The Diamond is good because it holds firmly, is a great flattener, and is especially adapted to the securing of square boxes. It is celebrated because it is pretty and rather difficult to learn. Also it possesses the advantage for single-handed packing that it can be thrown slack throughout and then tightened, and that the last pull tightens the whole hitch. However, for ordinary purposes, with a quiet horse and a comparatively soft pack, the common Square Hitch holds well enough and is quickly made. For a load of small articles and heavy alforjas there is nothing like the Lone Packer. It too is a bit hard to learn. Chiefly is it valuable because the last pulls draw the alforjas away from the horse's sides, thus preventing their chafing him. Of the many hitches that remain, you need learn, to complete your list for all practical purposes, only the Bucking Hitch. It is complicated, and takes time and patience to throw, but it is warranted to hold your deck-load through the most violent storms bronco ingenuity can stir up.

These four will be enough. Learn to throw them, and take pains always to throw them good and tight. A loose pack is the best expedient the enemy of your soul could possibly devise. It always turns or comes to pieces on the edge of things; and then you will spend the rest of the morning trailing a wildly bucking horse by the burst and scattered articles of camp duffle. It is furthermore your exhilarating task, after you have caught him, to take stock, and spend most of the afternoon looking for what your first search passed by. Wes and I once hunted two hours for as large an object as a Dutch oven. After which you can repack. This time you will snug things down. You should have done so in the beginning.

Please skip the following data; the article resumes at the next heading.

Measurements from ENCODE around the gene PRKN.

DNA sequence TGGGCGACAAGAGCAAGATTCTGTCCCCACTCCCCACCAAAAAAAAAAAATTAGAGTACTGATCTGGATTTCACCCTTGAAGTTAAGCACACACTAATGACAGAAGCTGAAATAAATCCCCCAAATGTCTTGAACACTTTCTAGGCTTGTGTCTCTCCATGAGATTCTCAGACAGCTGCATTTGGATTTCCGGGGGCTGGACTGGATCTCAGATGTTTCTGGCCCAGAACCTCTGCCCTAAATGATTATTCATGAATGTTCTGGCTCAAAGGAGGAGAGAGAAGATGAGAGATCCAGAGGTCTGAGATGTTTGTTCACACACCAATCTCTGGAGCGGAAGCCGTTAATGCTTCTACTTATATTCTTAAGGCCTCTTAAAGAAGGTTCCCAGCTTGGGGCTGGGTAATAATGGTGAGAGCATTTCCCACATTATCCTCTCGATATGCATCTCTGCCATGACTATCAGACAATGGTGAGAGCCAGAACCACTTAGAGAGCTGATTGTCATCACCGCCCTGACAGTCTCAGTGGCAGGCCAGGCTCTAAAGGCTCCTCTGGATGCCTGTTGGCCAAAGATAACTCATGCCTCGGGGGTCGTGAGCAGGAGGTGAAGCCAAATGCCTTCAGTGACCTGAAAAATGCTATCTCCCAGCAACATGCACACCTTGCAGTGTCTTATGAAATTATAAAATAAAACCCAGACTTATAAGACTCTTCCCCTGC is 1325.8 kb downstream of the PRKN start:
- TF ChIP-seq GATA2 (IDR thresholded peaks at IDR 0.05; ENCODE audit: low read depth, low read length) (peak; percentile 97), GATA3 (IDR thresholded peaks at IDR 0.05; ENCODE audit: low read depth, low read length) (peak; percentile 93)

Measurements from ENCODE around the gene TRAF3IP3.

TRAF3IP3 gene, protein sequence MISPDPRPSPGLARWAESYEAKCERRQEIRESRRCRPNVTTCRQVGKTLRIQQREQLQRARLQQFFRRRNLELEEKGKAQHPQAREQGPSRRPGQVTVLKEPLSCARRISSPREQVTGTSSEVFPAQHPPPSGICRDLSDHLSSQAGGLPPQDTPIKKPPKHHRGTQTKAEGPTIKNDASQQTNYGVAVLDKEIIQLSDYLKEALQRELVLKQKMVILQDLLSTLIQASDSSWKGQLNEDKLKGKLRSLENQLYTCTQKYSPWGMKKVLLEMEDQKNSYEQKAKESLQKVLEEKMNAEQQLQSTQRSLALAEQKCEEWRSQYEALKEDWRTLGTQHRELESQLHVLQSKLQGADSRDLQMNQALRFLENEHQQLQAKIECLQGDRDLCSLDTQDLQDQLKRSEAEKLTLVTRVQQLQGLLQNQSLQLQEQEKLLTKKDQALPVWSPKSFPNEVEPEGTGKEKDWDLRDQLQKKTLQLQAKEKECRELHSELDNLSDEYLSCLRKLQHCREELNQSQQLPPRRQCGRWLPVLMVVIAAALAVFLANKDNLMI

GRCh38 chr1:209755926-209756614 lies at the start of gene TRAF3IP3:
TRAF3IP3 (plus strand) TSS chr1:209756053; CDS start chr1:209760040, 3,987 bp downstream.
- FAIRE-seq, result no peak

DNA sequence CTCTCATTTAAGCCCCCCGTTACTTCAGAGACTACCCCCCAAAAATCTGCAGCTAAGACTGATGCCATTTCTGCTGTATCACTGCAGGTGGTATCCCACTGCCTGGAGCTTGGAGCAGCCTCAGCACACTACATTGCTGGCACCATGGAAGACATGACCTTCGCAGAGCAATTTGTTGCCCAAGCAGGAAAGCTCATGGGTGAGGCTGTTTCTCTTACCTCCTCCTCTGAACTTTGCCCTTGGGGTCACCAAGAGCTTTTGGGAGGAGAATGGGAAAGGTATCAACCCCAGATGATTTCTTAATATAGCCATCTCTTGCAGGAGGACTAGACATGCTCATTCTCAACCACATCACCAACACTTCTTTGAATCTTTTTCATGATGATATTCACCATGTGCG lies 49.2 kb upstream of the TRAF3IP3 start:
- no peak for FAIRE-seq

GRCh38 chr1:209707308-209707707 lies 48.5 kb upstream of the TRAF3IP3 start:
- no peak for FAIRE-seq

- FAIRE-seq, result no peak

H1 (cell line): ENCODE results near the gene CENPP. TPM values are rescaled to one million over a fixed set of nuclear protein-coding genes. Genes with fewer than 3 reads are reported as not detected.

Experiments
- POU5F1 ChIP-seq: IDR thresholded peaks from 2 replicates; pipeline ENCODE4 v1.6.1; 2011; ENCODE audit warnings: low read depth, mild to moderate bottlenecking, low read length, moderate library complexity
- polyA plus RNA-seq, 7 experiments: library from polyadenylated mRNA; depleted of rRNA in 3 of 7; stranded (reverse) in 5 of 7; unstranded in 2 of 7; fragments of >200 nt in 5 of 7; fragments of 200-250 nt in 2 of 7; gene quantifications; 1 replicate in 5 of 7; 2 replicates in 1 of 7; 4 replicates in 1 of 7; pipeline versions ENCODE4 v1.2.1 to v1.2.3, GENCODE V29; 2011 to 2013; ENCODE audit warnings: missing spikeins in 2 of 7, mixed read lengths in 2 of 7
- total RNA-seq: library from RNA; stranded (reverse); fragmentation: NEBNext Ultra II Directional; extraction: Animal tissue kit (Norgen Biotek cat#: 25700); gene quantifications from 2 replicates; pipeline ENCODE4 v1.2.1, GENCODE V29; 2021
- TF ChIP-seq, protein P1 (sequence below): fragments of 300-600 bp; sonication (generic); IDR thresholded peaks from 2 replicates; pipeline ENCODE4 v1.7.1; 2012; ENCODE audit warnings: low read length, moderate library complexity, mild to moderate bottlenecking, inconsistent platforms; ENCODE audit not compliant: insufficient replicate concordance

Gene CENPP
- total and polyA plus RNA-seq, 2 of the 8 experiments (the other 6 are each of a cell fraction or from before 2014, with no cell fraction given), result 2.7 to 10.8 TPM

Next, the lead-ropes are made fast to the top of the packs. There is here to be learned a certain knot. In case of trouble you can reach from your saddle and jerk the whole thing free by a single pull on a loose end.

All is now ready. You take a last look around to see that nothing has been left. One of the horsemen starts on ahead. The pack-horses swing in behind. We soon accustomed ours to recognize the whistling of "Boots and Saddles" as a signal for the advance. Another horseman brings up the rear. The day's journey has begun.